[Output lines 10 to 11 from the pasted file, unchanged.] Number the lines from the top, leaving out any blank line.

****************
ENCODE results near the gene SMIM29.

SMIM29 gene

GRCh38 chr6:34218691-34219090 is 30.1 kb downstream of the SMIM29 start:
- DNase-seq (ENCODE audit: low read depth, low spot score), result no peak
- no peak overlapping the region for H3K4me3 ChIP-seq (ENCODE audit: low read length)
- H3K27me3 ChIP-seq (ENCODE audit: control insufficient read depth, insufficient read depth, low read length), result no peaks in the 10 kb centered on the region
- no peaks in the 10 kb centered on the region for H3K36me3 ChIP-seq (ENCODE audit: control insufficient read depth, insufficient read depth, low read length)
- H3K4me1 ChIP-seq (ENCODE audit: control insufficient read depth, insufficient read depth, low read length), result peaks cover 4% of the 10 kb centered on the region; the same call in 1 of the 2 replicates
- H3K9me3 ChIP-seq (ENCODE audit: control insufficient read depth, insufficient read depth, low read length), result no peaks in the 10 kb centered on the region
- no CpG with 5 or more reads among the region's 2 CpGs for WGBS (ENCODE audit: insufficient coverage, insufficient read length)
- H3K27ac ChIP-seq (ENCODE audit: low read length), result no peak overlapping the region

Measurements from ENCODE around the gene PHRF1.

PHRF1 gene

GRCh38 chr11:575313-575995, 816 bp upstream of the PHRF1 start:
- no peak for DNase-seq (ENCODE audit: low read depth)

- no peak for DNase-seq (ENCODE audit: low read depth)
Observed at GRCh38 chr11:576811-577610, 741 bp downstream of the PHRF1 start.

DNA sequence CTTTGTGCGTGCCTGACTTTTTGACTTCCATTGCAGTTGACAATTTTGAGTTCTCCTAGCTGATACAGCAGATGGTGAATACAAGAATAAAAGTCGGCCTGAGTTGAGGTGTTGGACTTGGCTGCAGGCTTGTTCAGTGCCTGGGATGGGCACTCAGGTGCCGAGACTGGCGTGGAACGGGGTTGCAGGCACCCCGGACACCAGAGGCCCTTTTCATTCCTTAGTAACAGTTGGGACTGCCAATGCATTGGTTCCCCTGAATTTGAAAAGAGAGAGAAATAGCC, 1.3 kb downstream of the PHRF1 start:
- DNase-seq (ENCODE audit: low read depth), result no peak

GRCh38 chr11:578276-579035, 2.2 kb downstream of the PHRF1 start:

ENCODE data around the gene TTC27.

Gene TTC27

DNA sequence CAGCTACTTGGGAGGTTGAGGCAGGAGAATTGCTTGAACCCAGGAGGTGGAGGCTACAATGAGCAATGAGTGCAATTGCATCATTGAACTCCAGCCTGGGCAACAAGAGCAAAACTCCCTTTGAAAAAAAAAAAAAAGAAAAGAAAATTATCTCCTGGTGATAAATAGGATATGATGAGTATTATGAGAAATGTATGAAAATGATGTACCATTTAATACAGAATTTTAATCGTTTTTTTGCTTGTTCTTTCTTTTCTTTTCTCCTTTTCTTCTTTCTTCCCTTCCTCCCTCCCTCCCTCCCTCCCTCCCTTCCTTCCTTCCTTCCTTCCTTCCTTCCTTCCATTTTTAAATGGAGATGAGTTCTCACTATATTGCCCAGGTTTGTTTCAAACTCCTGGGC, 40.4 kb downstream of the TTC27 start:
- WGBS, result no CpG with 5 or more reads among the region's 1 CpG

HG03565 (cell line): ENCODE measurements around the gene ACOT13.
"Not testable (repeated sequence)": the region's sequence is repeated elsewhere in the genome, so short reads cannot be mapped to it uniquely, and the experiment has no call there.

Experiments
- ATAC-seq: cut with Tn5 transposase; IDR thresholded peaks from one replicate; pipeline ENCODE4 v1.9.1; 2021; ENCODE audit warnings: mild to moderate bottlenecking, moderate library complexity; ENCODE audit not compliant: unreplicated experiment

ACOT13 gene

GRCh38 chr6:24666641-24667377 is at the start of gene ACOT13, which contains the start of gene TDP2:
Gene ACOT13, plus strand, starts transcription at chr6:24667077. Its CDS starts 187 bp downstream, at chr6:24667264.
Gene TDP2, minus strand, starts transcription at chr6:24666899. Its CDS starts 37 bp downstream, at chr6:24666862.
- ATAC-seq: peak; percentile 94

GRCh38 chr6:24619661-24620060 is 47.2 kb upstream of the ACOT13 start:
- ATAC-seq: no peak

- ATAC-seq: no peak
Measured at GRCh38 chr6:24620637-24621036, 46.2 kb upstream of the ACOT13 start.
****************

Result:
- no CpG with 5 or more reads among the region's 2 CpGs for WGBS (ENCODE audit: insufficient coverage, insufficient read length)
- H3K27ac ChIP-seq (ENCODE audit: low read length), result no peak overlapping the region